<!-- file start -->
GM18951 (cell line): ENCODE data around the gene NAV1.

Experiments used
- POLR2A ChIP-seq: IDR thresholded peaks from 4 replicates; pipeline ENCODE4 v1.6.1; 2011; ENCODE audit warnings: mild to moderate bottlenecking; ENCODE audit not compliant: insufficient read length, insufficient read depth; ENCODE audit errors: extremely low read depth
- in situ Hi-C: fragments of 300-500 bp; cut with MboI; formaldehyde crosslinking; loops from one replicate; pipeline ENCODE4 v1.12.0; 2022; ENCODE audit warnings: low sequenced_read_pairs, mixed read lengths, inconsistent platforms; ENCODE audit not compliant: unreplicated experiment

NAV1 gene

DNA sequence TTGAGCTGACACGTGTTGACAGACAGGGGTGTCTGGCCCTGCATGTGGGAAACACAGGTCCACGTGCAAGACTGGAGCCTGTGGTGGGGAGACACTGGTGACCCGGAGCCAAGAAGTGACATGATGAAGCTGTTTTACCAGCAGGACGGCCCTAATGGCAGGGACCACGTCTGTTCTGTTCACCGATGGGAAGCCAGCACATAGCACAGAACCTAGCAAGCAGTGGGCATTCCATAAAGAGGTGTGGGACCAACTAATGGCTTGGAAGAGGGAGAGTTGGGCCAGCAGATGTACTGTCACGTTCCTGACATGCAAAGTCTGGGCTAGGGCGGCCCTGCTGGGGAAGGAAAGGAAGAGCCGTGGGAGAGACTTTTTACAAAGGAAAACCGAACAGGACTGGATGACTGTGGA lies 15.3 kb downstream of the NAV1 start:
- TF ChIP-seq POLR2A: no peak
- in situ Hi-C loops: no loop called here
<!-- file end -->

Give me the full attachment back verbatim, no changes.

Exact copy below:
GM18951 (cell line): ENCODE data around the gene NAV1.

Experiments used
- POLR2A ChIP-seq: IDR thresholded peaks from 4 replicates; pipeline ENCODE4 v1.6.1; 2011; ENCODE audit warnings: mild to moderate bottlenecking; ENCODE audit not compliant: insufficient read length, insufficient read depth; ENCODE audit errors: extremely low read depth
- in situ Hi-C: fragments of 300-500 bp; cut with MboI; formaldehyde crosslinking; loops from one replicate; pipeline ENCODE4 v1.12.0; 2022; ENCODE audit warnings: low sequenced_read_pairs, mixed read lengths, inconsistent platforms; ENCODE audit not compliant: unreplicated experiment

NAV1 gene

DNA sequence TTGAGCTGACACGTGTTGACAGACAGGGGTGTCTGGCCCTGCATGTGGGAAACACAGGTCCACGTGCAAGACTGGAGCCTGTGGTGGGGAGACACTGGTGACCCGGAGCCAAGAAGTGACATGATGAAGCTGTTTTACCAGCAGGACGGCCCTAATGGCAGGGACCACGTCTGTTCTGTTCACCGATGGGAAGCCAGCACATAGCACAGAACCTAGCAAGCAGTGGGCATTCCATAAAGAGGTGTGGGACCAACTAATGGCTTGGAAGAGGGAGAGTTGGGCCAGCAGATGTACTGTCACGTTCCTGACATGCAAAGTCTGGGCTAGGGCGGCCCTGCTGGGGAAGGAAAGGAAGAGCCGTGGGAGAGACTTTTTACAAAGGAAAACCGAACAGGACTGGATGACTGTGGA lies 15.3 kb downstream of the NAV1 start:
- TF ChIP-seq POLR2A: no peak
- in situ Hi-C loops: no loop called here